Crafts retailer Joann files for Chapter 11 bankruptcy as consumers cut back on pandemic-era hobbies

NEW YORK (AP) — Fabric and crafts retailer Joann has filed for Chapter 11 bankruptcy protection, as consumers continue to cut back on discretionary spending and some pandemic-era hobbies.

In a Monday statement, the Hudson, Ohio-based company said that it expected to emerge from bankruptcy as early as the end of next month. Following this process, Joann will likely become privately-owned by certain lenders and industry parties, the company added — meaning its shares would no longer be publicly traded on stock exchanges.

Joann’s more than 800 stores and its website will continue to operate normally during the bankruptcy process. Vendors, landlords and other trade creditors should also not see any pay disruptions, the company said, pointing to a deal it had struck with most of its shareholders for financial support.

In addition to Monday’s filing in U.S. Bankruptcy Court, Joann said it had received about $132 million in new financing and expected to reduce its balance sheet’s funded debt by about $505 million.

Scott Sekella, Joann’s Chief Financial Officer and co-lead of the CEO’s interim office, stated that the transaction support agreement marked a “significant step forward” in addressing the company’s capital structure needs. He added that the retailer remains committed to operating as usual so it can “best serve our millions of customers nationwide.”

Joann’s bankruptcy filing arrives amid both a slowdown in discretionary spending overall and during a time consumers are taking a step back from at-home crafts, at least relative to a boom seen at the start of the COVID-19 pandemic.

“Crafts, which did extremely well during the pandemic, have fallen back into slight declines as people find other things to do,” Neil Saunders, managing director of research firm GlobalData, told The Associated Press Monday — noting that many are now sacrificing these artsy activites to spend money on experiences outside of the house, such as going out to eat or attending sporting events.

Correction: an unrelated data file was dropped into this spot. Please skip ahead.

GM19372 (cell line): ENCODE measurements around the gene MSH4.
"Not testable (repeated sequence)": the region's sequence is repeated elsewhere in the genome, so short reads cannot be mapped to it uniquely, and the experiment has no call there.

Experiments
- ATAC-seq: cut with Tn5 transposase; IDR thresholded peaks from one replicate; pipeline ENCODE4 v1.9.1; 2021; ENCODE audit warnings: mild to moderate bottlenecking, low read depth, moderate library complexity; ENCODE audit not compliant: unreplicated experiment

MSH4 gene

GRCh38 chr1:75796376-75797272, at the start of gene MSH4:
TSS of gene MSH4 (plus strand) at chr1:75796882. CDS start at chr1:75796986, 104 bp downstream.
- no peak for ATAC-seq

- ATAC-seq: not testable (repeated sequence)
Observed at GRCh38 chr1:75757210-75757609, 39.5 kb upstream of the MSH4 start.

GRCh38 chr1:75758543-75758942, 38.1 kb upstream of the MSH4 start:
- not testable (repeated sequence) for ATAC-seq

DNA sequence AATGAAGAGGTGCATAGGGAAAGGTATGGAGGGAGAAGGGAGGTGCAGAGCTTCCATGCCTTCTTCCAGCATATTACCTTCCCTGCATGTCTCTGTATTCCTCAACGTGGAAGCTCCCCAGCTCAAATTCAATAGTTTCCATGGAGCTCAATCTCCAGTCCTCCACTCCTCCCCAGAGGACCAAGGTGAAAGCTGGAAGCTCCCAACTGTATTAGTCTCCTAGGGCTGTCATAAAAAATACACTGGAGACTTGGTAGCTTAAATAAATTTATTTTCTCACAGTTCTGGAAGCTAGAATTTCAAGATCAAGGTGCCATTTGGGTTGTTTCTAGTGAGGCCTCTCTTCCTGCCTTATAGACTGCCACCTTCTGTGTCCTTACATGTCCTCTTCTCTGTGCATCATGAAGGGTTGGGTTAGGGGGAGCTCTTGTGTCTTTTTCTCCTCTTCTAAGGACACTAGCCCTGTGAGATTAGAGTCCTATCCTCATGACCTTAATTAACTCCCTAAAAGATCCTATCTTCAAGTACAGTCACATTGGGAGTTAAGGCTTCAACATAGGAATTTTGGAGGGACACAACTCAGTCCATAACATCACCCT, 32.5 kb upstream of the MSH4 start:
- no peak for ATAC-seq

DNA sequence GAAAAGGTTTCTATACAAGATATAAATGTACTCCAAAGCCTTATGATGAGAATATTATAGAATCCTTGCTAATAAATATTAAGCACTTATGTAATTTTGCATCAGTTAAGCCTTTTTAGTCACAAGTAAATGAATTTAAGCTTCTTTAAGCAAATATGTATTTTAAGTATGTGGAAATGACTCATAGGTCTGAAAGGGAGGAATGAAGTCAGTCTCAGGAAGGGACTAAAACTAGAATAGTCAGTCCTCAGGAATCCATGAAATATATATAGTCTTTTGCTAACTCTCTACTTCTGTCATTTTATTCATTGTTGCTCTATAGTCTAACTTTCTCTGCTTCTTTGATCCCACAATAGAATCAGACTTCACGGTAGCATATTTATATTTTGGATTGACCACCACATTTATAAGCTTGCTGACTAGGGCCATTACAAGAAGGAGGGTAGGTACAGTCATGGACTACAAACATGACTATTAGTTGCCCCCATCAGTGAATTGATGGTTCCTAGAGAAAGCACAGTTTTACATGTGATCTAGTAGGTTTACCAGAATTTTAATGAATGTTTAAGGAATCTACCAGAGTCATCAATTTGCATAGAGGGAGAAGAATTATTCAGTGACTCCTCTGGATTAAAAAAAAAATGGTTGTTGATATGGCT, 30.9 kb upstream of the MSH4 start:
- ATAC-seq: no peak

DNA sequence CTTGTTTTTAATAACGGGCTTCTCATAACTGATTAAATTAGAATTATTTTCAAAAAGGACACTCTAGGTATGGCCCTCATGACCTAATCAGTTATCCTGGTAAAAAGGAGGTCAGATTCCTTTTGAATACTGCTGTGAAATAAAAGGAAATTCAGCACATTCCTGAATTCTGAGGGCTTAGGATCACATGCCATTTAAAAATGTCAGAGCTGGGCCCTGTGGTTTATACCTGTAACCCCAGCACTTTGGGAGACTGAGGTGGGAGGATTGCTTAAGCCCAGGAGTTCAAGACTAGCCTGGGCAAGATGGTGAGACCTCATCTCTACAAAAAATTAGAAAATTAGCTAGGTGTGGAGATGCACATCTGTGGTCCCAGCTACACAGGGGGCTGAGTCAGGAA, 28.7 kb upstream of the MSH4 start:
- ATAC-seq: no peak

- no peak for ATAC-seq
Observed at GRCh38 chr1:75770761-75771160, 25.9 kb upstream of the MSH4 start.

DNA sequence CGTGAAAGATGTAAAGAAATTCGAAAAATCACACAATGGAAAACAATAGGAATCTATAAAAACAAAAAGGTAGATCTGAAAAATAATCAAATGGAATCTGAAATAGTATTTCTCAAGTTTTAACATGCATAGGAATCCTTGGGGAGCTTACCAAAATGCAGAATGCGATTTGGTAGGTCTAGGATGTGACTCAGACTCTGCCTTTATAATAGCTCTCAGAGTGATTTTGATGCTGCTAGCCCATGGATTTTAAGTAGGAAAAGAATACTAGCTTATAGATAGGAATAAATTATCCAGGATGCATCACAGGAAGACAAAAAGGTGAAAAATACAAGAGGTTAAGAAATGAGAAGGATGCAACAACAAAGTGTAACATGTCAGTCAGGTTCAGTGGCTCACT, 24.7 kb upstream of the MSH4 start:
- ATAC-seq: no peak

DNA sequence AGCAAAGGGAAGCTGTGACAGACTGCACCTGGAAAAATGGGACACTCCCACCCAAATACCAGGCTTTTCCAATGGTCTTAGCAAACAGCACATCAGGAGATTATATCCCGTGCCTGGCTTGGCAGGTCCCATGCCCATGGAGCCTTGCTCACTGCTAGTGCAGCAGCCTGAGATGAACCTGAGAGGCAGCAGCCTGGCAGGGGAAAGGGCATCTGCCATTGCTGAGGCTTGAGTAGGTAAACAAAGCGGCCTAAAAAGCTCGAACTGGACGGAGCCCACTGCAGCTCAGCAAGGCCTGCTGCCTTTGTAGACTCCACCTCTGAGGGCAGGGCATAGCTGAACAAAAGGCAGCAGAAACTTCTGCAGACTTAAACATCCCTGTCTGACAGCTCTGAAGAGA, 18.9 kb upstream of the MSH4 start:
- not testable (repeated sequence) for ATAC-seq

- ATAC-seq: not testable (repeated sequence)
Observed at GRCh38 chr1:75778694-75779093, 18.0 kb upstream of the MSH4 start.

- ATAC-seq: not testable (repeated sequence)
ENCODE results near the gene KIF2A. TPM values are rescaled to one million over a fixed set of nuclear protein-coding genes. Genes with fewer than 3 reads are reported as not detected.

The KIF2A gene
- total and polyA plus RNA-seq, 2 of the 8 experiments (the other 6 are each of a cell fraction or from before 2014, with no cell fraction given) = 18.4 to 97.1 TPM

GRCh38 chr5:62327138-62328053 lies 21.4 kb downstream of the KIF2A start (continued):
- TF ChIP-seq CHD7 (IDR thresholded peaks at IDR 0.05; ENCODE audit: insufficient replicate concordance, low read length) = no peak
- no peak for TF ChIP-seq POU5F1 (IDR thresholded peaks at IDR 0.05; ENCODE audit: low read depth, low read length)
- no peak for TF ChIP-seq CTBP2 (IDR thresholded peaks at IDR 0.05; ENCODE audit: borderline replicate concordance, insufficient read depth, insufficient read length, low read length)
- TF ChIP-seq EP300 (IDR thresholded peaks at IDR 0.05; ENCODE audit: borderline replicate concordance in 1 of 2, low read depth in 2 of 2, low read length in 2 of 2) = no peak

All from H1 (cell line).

This puts pressure on all retailers with skin in the crafts market. But, Saunders added, challenges specific to Joann include the company’s sizeable debt and rising competition.

Rivals like Hobby Lobby, for example, offer lower prices while “casual crafters” can now go to stores like Target for ample art supplies and kits, he said — adding that Joann has also let its “specialist type service” slide some with previous staffing cuts.

“There is still a place for Joann, but it’s going to take a lot of work to get back into a stable position,” Saunders said. “I think this bankruptcy was always inevitable. And actually, despite the disruption it causes, it’s a very good first step for getting the company back on track.”

Joann listed more than $2.44 billion in total debts and about $2.26 billion in total assets in Monday’s Chapter 11 petition, which was filed in Delaware, citing numbers from October 2023.

Joann previously went private in 2011 — when it was purchased by Leonard Green & Partners for about $1.6 billion. A decade later Joann, still majority owned by the equity firm, returned to the public market with an initial public offering at $12 a share.

The company was born back in 1943, with a single storefront in Cleveland, Ohio, and later grew into a national chain. Formerly known as Jo-Ann Fabric and Craft Stores, the company rebranded itself with the shortened “Joann” name for its 75th anniversary.

Copyright © 2024 The Associated Press. All rights reserved. This material may not be published, broadcast, written or redistributed.

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